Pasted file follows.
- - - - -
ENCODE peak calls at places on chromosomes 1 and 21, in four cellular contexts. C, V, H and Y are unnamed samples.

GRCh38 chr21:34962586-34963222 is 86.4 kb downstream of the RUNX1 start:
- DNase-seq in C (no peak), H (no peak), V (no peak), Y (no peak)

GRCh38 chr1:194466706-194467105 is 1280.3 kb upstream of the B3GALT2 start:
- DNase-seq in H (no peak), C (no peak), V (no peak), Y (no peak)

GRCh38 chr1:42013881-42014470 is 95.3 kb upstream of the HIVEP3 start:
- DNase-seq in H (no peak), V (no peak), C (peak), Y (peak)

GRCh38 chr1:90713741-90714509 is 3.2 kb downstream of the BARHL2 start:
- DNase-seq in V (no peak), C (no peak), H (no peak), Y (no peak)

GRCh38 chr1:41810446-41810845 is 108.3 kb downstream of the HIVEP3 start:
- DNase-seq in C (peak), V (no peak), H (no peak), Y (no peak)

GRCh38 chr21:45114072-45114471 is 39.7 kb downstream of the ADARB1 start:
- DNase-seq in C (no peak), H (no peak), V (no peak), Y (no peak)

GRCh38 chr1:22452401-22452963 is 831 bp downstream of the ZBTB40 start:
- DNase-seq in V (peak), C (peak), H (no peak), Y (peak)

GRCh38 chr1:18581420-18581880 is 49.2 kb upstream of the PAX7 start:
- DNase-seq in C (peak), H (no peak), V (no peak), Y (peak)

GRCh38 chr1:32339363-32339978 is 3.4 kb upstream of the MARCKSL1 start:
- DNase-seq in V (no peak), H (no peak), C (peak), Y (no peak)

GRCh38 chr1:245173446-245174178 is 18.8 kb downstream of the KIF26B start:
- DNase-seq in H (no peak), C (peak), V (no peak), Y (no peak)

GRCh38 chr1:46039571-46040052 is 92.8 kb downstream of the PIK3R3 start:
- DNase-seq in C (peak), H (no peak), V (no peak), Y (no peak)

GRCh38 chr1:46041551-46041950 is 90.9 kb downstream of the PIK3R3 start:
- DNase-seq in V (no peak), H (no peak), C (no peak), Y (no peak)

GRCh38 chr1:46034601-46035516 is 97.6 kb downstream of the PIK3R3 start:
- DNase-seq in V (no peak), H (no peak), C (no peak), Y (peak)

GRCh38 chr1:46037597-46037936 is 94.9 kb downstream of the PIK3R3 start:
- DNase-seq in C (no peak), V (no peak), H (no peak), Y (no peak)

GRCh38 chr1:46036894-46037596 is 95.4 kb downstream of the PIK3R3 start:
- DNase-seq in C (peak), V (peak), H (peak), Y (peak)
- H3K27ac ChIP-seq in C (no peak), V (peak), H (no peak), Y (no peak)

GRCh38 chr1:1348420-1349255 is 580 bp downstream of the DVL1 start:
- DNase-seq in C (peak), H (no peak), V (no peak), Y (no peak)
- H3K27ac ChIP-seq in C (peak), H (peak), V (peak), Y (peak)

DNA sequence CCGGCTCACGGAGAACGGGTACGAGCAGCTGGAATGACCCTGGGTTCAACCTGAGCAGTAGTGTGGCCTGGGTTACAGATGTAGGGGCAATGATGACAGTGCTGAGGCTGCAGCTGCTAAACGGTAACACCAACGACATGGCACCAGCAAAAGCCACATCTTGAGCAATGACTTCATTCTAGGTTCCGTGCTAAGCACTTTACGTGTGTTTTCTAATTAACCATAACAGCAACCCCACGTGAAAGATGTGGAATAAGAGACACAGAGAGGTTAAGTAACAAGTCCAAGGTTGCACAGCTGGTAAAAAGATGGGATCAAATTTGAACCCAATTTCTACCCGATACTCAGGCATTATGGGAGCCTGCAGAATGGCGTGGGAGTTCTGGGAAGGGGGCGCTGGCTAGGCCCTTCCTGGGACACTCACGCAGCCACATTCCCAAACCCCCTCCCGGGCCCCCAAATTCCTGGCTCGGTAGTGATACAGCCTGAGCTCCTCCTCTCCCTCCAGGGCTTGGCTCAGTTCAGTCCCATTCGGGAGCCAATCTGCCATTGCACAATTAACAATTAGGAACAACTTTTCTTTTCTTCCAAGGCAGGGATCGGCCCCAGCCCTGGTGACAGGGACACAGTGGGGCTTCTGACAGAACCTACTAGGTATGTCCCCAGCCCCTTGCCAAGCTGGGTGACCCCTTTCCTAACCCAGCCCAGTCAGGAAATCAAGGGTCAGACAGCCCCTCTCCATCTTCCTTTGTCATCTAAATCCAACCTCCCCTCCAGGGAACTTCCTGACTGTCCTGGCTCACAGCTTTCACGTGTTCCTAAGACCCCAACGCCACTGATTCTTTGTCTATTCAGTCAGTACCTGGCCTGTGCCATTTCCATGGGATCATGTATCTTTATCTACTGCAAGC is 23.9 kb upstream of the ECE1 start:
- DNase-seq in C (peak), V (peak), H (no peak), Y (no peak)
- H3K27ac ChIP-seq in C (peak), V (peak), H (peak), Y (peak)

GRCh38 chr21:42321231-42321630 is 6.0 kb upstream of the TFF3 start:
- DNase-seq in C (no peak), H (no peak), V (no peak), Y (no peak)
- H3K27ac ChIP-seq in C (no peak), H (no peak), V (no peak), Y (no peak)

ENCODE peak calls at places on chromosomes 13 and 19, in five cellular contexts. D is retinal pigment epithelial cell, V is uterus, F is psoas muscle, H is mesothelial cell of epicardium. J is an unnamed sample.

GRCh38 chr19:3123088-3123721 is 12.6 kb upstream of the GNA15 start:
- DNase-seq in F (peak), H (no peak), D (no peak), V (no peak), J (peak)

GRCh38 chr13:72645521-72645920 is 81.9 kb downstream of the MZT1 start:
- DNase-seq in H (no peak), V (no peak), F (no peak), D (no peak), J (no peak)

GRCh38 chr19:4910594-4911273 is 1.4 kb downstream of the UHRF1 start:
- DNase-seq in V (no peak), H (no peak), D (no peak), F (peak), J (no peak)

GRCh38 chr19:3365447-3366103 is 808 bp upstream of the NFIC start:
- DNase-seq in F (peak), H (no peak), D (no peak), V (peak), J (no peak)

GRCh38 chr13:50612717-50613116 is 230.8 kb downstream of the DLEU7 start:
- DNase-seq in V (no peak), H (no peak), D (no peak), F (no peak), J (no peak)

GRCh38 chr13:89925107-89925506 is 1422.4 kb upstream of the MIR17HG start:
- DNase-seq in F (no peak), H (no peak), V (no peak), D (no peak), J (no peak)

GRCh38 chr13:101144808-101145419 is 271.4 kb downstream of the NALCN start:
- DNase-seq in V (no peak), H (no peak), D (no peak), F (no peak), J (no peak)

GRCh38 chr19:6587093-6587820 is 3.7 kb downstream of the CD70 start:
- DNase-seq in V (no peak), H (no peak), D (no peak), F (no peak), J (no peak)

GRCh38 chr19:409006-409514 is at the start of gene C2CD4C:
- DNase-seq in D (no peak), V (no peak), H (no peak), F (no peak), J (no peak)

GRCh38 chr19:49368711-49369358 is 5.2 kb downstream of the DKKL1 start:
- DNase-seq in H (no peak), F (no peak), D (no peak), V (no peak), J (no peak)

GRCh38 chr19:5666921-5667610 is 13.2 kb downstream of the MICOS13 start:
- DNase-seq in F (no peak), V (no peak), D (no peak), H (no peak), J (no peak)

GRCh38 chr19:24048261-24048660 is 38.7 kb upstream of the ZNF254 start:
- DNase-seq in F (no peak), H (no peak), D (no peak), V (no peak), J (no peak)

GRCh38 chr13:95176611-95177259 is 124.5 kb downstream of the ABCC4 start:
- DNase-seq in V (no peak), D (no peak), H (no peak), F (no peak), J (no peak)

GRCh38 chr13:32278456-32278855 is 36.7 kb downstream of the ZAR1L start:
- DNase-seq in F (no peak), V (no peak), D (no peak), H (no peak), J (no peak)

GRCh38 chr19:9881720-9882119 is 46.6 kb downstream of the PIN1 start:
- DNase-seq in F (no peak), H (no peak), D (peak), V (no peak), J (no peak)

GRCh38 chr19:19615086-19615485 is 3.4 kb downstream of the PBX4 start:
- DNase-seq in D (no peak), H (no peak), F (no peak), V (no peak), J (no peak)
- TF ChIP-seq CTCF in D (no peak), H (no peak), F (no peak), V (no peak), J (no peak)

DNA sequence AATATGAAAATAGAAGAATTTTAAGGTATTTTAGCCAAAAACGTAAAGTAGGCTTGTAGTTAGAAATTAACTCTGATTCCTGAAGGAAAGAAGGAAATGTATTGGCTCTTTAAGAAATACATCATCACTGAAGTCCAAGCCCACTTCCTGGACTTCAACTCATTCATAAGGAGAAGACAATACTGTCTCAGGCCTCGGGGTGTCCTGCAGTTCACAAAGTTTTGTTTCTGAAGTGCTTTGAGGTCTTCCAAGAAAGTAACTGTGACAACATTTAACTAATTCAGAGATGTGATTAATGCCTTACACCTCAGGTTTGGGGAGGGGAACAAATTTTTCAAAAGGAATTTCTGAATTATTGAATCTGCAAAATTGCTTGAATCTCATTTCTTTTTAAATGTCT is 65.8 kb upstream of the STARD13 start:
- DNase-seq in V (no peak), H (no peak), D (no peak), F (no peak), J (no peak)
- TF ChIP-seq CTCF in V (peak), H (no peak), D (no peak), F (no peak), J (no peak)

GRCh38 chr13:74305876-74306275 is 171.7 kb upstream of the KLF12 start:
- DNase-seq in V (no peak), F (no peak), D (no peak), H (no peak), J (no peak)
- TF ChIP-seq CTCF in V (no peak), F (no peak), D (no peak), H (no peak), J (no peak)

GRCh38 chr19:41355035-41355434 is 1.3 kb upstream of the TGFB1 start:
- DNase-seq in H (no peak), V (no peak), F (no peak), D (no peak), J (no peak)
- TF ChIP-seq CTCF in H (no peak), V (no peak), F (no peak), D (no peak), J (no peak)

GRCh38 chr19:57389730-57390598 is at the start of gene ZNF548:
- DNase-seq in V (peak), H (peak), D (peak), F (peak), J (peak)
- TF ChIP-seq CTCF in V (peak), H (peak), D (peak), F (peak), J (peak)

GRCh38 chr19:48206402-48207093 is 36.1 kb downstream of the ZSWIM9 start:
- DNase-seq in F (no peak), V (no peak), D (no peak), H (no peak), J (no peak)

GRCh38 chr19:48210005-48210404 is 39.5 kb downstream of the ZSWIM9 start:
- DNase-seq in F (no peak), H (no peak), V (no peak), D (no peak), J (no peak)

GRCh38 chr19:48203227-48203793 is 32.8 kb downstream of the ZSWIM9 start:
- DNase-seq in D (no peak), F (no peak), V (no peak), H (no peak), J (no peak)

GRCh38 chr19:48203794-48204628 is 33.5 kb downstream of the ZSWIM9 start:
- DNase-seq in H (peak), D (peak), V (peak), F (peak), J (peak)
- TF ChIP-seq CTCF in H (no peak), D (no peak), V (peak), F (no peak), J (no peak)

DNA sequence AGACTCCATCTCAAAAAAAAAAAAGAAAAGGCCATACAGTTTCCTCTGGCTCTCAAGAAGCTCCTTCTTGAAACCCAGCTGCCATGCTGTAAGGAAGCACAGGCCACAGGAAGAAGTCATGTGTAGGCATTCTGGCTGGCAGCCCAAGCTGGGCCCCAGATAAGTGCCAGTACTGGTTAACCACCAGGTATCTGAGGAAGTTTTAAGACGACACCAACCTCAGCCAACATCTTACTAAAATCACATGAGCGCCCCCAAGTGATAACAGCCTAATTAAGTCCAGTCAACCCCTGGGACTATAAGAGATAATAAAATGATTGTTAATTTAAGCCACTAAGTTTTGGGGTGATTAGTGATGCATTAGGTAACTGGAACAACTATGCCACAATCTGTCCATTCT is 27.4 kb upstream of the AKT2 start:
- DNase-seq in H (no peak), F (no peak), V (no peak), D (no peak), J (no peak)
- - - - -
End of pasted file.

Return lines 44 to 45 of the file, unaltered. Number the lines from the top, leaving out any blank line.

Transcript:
- DNase-seq in F (peak), H (no peak), D (no peak), V (no peak), J (peak)

GRCh38 chr13:72645521-72645920 is 81.9 kb downstream of the MZT1 start: